Taiwan justices nix prosecutor bugging

The Constitutional Court gave a gift to the Taiwan people just before the Lunar New Year by declaring that discussions between defence lawyers and clients under detention can no longer be taped or monitored by prison authorities or provided to prosecutors as of May 1.

Occurring in the midst of a rollback of Taiwan human rights protection under the restored right-wing Chinese Nationalist Party (Kuomintang) government, this decision is definitely worthy of praise by human rights and judicial reform advocates and should be cherished by all Taiwan citizens.

On January 23, the Constitutional Court issued Interpretation Number 645 which deemed ``unconstitutional`` Article 23 Section Three of the Detention Law, which has allowed detention centers to directly monitor and tape meeting between detained defendants and their defence lawyers.

The interpretation also voided Article 28 of the same law, which authorized detention centers to provide tapes and transcripts of such discussions to prosecutors for reference in prosecution against the defendants and even, as in the case of Cheng Wen-lung, the defence lawyer for ex-president Chen Shui-bian, attorneys themselves.

In their judgement, the 15 judges of the Council of Grand Justices stated that the monitoring and taping of such meetings violated the substance of constitutional rights of defendants to ``receive the assistance of lawyers`` and impeded the ``full dialogue`` with their attorneys that is necessary for the realization of their fundamental human rights of judicial defence.

The grand justices also found that such monitoring violated the principle of ``proportionality`` in Article 23 of the Republic of China Constitution, which mandates that the people`s constitutional freedoms and rights shall not be restricted by law unless necessary to prevent infringement upon the freedoms of other persons, avert an imminent crisis or maintain social order.

The new interpretation brings Taiwan closer to accordance with Article 11 of the 1948 Universal Declaration of Human Rights, which mandates that ``everyone charged with a penal offence has the right to be presumed innocent until proved guilty according to law in a public trial at which he (or she) has had all the guarantees necessary for his defence.``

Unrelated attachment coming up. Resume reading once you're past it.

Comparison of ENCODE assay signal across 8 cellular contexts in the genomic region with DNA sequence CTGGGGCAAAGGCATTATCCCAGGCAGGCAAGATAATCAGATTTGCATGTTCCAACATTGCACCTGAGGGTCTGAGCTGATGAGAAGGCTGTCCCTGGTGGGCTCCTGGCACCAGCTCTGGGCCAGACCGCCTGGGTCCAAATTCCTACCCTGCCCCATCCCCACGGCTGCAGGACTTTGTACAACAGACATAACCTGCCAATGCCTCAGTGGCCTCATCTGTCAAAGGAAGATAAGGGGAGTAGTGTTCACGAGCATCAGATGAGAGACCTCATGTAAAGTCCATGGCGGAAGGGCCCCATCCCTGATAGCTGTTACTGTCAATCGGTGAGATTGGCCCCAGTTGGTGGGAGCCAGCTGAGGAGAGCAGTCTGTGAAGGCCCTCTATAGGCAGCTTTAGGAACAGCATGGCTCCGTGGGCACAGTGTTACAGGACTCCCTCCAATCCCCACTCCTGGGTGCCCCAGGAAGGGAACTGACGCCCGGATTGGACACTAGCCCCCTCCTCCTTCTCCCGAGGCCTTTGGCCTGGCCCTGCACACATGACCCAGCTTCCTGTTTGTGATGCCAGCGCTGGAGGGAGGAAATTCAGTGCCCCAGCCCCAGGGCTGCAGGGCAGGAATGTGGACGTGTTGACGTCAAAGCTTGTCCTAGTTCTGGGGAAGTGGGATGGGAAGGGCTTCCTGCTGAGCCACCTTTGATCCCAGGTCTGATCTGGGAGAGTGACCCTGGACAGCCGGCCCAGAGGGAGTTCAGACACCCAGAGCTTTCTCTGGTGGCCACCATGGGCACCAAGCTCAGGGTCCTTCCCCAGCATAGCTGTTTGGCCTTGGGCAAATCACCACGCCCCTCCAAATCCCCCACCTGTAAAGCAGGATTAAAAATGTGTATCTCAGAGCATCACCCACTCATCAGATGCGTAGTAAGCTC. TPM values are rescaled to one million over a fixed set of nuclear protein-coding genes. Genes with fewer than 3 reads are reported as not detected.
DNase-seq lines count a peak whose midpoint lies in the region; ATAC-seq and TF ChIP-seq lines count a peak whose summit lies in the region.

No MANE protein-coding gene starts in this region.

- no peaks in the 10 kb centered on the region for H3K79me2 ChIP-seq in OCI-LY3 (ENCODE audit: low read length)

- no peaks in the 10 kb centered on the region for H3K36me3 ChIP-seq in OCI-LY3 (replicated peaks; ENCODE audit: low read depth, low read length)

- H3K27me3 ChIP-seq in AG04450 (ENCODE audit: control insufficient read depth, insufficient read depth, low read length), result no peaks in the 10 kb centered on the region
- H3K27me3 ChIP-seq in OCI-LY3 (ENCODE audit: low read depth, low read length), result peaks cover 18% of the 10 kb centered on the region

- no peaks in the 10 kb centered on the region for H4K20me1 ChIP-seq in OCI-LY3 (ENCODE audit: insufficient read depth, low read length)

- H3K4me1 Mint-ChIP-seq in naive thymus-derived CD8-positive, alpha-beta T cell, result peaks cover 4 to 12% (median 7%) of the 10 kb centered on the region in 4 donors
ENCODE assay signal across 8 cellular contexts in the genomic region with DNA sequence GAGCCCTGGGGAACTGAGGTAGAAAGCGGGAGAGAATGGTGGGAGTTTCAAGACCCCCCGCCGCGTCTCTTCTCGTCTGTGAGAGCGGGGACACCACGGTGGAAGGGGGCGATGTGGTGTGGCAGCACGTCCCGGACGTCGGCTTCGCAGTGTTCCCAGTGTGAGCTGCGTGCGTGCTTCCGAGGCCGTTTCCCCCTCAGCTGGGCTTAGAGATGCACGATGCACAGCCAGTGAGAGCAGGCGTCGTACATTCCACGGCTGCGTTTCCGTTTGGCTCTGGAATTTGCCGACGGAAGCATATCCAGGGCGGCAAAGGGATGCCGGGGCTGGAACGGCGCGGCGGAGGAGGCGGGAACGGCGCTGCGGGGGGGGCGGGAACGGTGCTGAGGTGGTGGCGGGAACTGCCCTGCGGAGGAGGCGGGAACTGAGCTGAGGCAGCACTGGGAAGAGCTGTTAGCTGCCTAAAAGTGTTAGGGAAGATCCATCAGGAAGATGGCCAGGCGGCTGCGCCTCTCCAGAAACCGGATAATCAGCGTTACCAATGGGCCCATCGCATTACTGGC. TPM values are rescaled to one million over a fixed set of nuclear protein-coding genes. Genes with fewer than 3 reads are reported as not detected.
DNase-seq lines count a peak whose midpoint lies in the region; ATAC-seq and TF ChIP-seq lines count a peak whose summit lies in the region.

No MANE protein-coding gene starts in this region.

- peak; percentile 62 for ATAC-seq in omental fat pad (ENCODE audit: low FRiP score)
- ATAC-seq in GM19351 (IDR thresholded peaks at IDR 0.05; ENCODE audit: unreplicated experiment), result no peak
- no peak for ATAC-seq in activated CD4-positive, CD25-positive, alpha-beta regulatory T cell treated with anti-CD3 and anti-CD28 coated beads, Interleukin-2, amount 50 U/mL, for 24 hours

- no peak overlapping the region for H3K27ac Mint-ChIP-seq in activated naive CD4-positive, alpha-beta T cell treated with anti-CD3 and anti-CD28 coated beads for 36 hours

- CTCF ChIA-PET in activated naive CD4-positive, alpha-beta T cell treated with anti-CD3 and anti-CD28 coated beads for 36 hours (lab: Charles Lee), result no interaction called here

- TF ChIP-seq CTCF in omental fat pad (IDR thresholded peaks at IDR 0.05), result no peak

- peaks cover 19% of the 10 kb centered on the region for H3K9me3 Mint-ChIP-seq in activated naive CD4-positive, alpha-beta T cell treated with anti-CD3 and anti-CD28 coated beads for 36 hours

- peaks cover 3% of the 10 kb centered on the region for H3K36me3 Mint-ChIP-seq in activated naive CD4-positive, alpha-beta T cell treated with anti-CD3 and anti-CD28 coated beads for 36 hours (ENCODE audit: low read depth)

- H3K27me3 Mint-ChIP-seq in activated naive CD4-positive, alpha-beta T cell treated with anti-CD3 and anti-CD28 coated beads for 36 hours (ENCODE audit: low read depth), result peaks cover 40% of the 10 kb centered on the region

Even though protection of the human rights of defendants in our judicial system remains inadequate, this milestone judgement will help ensure that all defendants can exercise their constitutional right to have the assistance of legal counsel and have full freedom of consultation to ensure their right to a fair and free trial.

Covert disregard

Although the Ministry of Justice properly issued an order to detention centers to cease such taping as of February 5, the MOJ seems to be simultaneously trying to duck and weave out of the requirement to respect the new judgement.

A MOJ spokesman stated after the Constitutional Court issued its interpretation that prosecutors could still arbitrarily issue written orders to wardens to continue such unconstitutional monitoring ``if prosecutors believe that the defendant or defence lawyers`` might ``destroy, fake or alter evidence or collude with accomplices or witnesses`` based on a loophole in Article 34 of Code of Criminal Procedures.

To require the monitoring, video and audio voice taping of all meetings between detained defendants and their defence attorneys and providing transcripts for the uncontrolled use by prosecutors is an exercise in overkill that gives prosecutors an immense advantage as well as opening possibilities for grave abuse.

Moreover, since the very same language is used to justify incommunicado preventative detentions in the first place, the MOJ`s intent appears to be to ``pretend to obey the orders overtly but to disregard them covertly.``